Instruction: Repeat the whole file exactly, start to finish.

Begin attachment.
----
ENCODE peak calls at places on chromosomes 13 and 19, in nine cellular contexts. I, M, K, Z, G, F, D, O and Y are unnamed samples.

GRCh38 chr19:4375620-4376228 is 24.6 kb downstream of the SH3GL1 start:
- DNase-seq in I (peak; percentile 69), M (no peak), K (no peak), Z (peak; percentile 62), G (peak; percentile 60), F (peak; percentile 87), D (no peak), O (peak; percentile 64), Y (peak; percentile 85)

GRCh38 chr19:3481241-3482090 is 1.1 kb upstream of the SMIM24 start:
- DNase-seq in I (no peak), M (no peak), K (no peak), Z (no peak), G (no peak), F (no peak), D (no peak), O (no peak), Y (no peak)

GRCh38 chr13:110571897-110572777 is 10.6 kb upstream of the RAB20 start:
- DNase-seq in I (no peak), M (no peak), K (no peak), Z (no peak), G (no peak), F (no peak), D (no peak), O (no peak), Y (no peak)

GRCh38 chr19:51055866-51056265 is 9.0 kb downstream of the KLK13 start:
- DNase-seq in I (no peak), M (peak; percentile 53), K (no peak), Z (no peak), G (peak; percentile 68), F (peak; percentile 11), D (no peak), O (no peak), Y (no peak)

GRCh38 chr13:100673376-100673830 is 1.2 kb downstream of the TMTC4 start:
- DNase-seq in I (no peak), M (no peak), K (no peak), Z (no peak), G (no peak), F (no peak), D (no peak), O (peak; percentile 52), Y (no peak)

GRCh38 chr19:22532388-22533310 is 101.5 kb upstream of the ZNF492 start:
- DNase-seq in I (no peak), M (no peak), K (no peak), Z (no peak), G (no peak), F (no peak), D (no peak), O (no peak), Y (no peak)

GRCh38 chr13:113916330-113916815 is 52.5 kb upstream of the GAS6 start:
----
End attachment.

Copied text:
ENCODE peak calls at places on chromosomes 13 and 19, in nine cellular contexts. I, M, K, Z, G, F, D, O and Y are unnamed samples.

GRCh38 chr19:4375620-4376228 is 24.6 kb downstream of the SH3GL1 start:
- DNase-seq in I (peak; percentile 69), M (no peak), K (no peak), Z (peak; percentile 62), G (peak; percentile 60), F (peak; percentile 87), D (no peak), O (peak; percentile 64), Y (peak; percentile 85)

GRCh38 chr19:3481241-3482090 is 1.1 kb upstream of the SMIM24 start:
- DNase-seq in I (no peak), M (no peak), K (no peak), Z (no peak), G (no peak), F (no peak), D (no peak), O (no peak), Y (no peak)

GRCh38 chr13:110571897-110572777 is 10.6 kb upstream of the RAB20 start:
- DNase-seq in I (no peak), M (no peak), K (no peak), Z (no peak), G (no peak), F (no peak), D (no peak), O (no peak), Y (no peak)

GRCh38 chr19:51055866-51056265 is 9.0 kb downstream of the KLK13 start:
- DNase-seq in I (no peak), M (peak; percentile 53), K (no peak), Z (no peak), G (peak; percentile 68), F (peak; percentile 11), D (no peak), O (no peak), Y (no peak)

GRCh38 chr13:100673376-100673830 is 1.2 kb downstream of the TMTC4 start:
- DNase-seq in I (no peak), M (no peak), K (no peak), Z (no peak), G (no peak), F (no peak), D (no peak), O (peak; percentile 52), Y (no peak)

GRCh38 chr19:22532388-22533310 is 101.5 kb upstream of the ZNF492 start:
- DNase-seq in I (no peak), M (no peak), K (no peak), Z (no peak), G (no peak), F (no peak), D (no peak), O (no peak), Y (no peak)

GRCh38 chr13:113916330-113916815 is 52.5 kb upstream of the GAS6 start: